Purple Haze
orange sunshine
tim leary
brotherhood of eternal love
Owsley Stanely III

Topic: Legalizing LSD for use in psychological therapy
General Purpose: To persuade
Specific Purpose: To persuade my audience that LSD should be legalized for psychological therapy.

Thesis Statement: LSD is a very powerful hallucinogen that has been considered by many as a very powerful tool in psychological therapy.

Preview: I will discuss what LSD is, LSD history in therapy, and the psychological problems it helps with.

Organizational Pattern: Motivated Sequence Design

Attention Material: How many people have heard the Quote “Turn On, Tune In, and Drop Out”? Timothy Leary, an ex Harvard professor, who was consider one of the greatest minds of the 60’s and considered the “father of LSD”. Turn On is to realize the different stages of consciousness and what triggers these stages. Tune in is to interact peacefully with the world. It means expressing your own perspectives on life, spirituality, morality, etc. Drop Out is to “detach one’s self from involuntary or unconscious commitments. In Flashbacks from 1983 they described “Turn On, Tune In, Drop Out” and said “Unhappily my explanations of this sequence of personal development were often misinterpreted to mean take acid and abandon all constructive activity””.

Revealed Topic: LSD is not just a drug that hippies in the 60’s did, but is a powerful tool studied and proven to help some sex and alcohol addicts.

Credibility material: I have a great passion for proving that some things the government have told us about drugs are not completely true.

Audience Analysis: Many Americans today are trying to change their lives for the better, but some cannot commit even through therapy, but with LSD in a controlled environment with a doctor can be very beneficial for people with a wide array of problems

Thesis Statement: LSD is a very powerful hallucinogen that has been considered by many as a very powerful tool in psychological therapy.

Preview: I will discuss what LSD is, LSD history in therapy in the past, LSD history in therapy in the present, and the psychological problems it helps with.

Transition to Body: First lets take a look at what LSD is.


I. Main Point #1: Since many people use therapy to benefit their lives, LSD could be very beneficial to some, but LSD is illegal and many people are afraid to take it because of what they heard about LSD.

A. Webster’s Dictionary defines LSD (Lysergic Acid Diethylamide) a chemical compound used in the study of mental disorders and as a psychedelic drug.
1. Not only can LSD be misused, but can help us advance into a series of deep thought, self realization, and realization of traumatic experiences
B. I will not debate that with any drugs, LSD can be misused, but we deal
with that daily with alcohol, cigarettes, and prescription meds, but all there are regulated by the US government.

1. According to The Justice Department “Individuals of all ages use LSD. Data reported in the National Household Survey on Drug Abuse indicate that an estimated 20.2 million U.S. residents aged 12 and older used LSD at least once in their lifetime. The survey also revealed that many teenagers and young adults use LSD–742,000 individuals aged 12 to 17 and 4.5 million individuals aged 18 to 25 used the drug at least once.”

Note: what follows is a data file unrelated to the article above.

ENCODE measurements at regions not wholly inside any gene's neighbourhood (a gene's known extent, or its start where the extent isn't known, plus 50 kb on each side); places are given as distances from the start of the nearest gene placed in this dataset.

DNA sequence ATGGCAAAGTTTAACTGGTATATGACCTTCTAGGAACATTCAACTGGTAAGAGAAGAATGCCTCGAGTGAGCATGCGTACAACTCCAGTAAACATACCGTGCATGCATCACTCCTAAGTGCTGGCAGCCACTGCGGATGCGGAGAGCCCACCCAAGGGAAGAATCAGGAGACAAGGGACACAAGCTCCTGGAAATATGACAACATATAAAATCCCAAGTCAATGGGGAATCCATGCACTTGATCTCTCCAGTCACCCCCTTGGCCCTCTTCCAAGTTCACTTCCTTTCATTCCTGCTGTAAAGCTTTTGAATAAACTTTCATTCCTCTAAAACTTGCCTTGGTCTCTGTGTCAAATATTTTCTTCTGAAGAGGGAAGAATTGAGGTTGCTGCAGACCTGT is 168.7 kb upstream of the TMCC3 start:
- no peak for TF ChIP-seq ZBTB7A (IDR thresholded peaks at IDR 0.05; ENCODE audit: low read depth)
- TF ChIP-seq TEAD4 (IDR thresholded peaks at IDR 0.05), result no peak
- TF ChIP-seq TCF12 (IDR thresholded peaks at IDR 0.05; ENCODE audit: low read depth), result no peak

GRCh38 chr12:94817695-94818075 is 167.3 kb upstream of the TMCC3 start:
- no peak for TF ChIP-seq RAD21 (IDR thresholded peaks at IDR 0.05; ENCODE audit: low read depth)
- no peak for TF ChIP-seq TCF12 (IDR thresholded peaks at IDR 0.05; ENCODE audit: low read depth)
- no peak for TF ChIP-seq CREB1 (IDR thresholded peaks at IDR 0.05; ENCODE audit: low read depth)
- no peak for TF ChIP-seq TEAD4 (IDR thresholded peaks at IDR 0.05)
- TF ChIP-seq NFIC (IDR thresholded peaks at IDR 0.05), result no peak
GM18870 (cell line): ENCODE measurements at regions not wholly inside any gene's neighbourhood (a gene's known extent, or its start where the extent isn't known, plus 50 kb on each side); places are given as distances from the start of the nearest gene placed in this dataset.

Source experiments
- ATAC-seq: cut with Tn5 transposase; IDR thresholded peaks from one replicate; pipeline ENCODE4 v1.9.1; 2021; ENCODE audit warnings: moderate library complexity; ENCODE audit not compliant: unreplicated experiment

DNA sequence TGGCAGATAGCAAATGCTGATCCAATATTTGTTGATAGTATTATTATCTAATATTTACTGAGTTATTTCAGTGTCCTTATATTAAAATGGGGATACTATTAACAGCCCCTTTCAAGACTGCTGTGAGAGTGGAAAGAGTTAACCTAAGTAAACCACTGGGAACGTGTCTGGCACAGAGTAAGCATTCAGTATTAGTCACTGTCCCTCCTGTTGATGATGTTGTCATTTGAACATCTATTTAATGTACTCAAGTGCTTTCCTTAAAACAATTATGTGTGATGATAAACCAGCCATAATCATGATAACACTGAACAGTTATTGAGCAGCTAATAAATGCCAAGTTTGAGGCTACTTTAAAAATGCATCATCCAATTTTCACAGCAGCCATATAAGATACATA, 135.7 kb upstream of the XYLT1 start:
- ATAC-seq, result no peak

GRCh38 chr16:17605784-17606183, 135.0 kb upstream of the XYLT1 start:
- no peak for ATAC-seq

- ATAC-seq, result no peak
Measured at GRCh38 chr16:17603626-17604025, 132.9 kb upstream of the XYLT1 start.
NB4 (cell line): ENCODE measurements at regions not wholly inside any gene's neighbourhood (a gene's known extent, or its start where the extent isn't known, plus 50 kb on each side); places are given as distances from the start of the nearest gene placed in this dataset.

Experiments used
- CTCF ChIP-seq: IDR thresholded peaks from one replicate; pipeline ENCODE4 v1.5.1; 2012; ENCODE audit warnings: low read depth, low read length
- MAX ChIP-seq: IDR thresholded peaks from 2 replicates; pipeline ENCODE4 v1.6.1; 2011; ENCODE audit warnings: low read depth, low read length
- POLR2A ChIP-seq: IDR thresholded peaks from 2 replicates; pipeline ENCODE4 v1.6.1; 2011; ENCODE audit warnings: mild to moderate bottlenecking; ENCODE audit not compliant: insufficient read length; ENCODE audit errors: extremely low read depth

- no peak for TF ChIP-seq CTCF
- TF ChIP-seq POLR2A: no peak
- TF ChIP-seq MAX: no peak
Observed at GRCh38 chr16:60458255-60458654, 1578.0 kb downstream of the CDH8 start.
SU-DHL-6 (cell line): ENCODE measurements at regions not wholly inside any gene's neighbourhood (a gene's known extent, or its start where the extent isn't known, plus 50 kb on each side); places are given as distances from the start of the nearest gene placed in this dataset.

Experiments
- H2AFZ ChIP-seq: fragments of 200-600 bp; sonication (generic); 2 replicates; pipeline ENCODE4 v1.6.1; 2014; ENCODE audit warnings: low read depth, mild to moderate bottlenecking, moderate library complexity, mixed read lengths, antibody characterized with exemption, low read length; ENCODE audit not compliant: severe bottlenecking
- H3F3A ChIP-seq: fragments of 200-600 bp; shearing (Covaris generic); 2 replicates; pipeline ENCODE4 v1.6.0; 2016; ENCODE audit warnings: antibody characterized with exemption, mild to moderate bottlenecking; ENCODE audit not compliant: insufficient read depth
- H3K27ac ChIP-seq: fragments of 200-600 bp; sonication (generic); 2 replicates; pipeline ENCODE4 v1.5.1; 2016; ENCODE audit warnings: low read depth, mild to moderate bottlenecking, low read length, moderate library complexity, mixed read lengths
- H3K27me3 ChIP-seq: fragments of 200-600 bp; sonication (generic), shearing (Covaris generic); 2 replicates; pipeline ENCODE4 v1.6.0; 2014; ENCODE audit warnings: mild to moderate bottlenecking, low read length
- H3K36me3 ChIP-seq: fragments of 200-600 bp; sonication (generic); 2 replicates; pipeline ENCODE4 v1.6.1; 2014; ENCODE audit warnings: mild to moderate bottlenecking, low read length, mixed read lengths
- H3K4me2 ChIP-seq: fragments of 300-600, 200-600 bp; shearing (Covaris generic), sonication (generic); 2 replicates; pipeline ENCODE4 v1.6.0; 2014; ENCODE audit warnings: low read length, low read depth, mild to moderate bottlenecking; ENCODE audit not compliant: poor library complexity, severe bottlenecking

2. They also describe LSD
a. “Some LSD users experience a feeling of despair, while others report terrifying fears–of losing control, going insane, or dying.
b. LSD users often have flashbacks, during which certain aspects of their LSD experience recur even though they have stopped taking the drug.
c. In addition, LSD users may develop long-lasting psychoses, such as schizophrenia or severe depression.
d. However, LSD users may develop tolerance to the drug, meaning that they must consume progressively larger doses of the drug in order to continue to experience the hallucinogenic effects that they seek.

II. Main point #2: LSD therapy was on the verge of becoming a powerful in psychotherapy until the government considered Timothy Leary, the most dangerous man in America and shutdown all research on LSD.

A. The incredible potency of LSD and the fact that infinitesimally small quantities could profoundly alter mental functioning of otherwise healthy volunteers gave a new impetus to speculations about the basically biochemical nature of endogenous psychoses, particularly schizophrenia.

1. It was repeatedly observed that microscopic doses of LSD, in the range of 25 to 100 micrograms, were sufficient to produce changes in perception, emotions, ideation and behavior that resembled those seen in some schizophrenic patients.
2. The possibility of simulating schizophrenic symptoms in normal volunteers and of conducting complex laboratory tests and investigations before, during, and after this transient “model psychosis” seemed to offer a promising key to the understanding of psychiatry’s most enigmatic disease.
B. Also, LSD proved to be extremely useful in self experimentation by mental health professionals.

1. In the early years of LSD research didactic LSD experiences were recommended as an unrivaled tool for the training of psychiatrists, psychologists, medical students, and psychiatric nurses. The LSD sessions were advertised as a short, safe and reversible journey into the world of the schizophrenic.
2. It was repeatedly reported in various books and articles on LSD that a single psychedelic experience could considerably increase the subject’s ability to understand psychotic patients, approach them with sensitivity, and treat them effectively.

About Royal Rosamond Press

I am an artist, a writer, and a theologian.